My gaze gets lost in her hair
Her blazin’ eyes, her rump and thighs,
O Lord, I’m walkin’ on air!

It’s an odd Catch-22: If we feel the Unspeakable and then try to speak of what we felt, we sound like fools. But if we feel the Unspeakable and don’t speak, we feel like ingrates. I’m inclined toward gratitude. So, foolishly, I speak.


Here’s part of what I love about spirit threads: words that once inflicted only pain can become a heart wound, which then becomes both guiding scar and guiding star, transforming a perceived enemy into a genuine, if accidental, teacher. “Faith can move mountains,” that seminarian in the hospital said. “If you pray for your brother hard enough, with a pure enough heart, you can save his life.” Those words taught me via pain that, as writer Anne Lamott has it, “The opposite of faith is not doubt: it is certainty.” But what better preparation could I possibly have had for Eihei Dōgen’s Mountains and Waters Sutra? Dōgen is the thirteenth-century master who founded the Sōtō branch of Zen Buddhism. And thanks to a hospital-hallway faith wound, a Cascade Mountain fast, a Wallowa Mountain summer, a rebirth in India, and a seeing-eye steelhead leading me through wild water, boulders, and blackness, Dōgen’s 725-year-old dharma talk and my spirit trajectory collided like arrows in midair:

Mountains, right now, are the embodiment of the Ancient Buddha way. . . . Mountains do not lack the qualities of mountains. Therefore they always abide in ease and always walk. You should examine in detail this quality of the mountains’ walking. Mountains’ walking is just like human walking. Accordingly, do not doubt mountains’ walking even though it does not look the same as human walking. The Buddha ancestors’ words point to walking. This is fundamental understanding.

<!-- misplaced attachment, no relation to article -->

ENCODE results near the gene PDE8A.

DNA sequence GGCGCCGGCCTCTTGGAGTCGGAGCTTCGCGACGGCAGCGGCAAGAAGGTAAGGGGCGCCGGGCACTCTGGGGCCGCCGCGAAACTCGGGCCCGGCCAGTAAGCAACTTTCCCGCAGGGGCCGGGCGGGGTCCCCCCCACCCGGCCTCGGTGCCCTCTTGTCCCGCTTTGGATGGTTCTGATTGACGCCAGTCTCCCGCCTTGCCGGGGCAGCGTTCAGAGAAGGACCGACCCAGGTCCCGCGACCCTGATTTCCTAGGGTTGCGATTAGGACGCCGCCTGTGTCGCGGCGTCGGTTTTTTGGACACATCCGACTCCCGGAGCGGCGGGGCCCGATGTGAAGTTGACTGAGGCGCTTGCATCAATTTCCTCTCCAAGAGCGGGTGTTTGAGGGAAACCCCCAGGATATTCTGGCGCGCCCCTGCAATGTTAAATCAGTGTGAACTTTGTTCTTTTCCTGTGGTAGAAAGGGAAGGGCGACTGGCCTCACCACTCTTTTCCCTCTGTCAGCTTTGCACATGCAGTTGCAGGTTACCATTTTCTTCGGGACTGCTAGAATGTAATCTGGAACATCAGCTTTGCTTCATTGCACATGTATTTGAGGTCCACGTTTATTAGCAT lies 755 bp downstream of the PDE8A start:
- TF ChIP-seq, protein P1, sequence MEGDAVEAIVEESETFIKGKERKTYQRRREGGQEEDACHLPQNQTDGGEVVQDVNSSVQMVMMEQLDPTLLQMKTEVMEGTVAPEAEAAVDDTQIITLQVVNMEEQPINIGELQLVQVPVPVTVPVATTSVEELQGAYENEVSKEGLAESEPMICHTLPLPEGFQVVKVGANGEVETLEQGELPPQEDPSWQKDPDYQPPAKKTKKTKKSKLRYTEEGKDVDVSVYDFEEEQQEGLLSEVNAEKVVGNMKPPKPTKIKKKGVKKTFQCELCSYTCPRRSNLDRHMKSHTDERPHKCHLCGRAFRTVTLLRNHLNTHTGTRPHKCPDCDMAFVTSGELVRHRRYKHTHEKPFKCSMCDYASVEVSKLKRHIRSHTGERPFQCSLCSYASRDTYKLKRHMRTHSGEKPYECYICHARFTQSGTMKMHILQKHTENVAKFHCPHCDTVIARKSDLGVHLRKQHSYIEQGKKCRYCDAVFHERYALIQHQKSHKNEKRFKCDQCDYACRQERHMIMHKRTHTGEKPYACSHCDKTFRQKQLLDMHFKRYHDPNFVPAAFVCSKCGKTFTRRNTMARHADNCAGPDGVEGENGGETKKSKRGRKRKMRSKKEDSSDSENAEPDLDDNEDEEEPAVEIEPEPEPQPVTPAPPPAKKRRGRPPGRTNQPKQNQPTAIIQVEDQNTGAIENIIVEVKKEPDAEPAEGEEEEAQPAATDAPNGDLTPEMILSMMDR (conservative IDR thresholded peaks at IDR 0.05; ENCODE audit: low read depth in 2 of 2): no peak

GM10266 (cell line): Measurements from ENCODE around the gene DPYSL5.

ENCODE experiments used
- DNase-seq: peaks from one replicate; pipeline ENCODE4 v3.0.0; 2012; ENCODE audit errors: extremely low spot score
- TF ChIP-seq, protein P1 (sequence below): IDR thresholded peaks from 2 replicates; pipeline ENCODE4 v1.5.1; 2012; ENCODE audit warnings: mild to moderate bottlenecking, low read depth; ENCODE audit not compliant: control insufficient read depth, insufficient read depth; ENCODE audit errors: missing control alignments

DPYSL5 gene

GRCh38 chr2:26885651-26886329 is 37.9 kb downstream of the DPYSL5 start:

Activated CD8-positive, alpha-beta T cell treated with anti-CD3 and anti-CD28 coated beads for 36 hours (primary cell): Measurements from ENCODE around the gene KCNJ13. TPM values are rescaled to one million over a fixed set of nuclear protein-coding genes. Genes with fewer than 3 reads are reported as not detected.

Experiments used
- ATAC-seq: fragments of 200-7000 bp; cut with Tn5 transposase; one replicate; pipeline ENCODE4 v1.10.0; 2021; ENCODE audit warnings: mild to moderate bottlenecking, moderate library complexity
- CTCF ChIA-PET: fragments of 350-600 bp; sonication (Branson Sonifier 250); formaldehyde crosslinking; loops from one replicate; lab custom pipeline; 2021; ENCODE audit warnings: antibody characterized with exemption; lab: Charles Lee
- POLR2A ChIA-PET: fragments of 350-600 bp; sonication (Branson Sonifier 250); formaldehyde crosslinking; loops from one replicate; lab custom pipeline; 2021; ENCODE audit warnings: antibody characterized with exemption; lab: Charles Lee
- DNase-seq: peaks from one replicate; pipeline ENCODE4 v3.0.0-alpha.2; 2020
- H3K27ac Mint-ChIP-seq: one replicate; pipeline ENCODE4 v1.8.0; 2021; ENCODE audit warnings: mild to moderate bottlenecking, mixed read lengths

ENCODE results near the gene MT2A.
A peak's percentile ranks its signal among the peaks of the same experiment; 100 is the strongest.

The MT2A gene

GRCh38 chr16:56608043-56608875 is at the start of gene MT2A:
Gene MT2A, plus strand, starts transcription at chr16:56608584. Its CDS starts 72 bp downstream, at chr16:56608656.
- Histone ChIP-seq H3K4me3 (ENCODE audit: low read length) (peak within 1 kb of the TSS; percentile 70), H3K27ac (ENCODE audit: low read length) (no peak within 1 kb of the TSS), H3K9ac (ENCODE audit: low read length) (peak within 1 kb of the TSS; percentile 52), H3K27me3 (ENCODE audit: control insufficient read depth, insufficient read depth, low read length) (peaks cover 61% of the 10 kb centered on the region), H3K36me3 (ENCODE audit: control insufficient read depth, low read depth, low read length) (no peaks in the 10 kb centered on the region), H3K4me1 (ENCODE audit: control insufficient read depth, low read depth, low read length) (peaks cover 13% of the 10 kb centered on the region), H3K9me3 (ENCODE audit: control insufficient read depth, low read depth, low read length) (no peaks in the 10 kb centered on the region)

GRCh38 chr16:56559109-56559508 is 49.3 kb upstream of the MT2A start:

“Faith can move mountains,” a zealot once told me, then ordered a boy who was crushed by confusion and impending loss to save his doomed brother with miraculous prayers. Yet that wound fused with a thread that thrilled me, decades later, when I learned that mountains do indeed walk; that the Tetons in Wyoming, for example, grow about an inch and a half a year — eight feet in my measly lifetime! The German who first discovered continental drift and theorized the movements of the tectonic plates was named Alfred Wegener. When he presented his ideas to the Royal Geographic Society in London, he was derided as a fool. Only in my lifetime has the reality of mountains’ walking been studied, measured, and partially understood — proving Zen master Dōgen a better scientist than the Royal Geographic Society.

On her deathbed she never mentioned any aspect of the Trinity in my presence. But one day, out of the blue, she said the word, “Reincarnation.” She then looked at me, nodded, and whispered, “I think the Tibetans have it right.”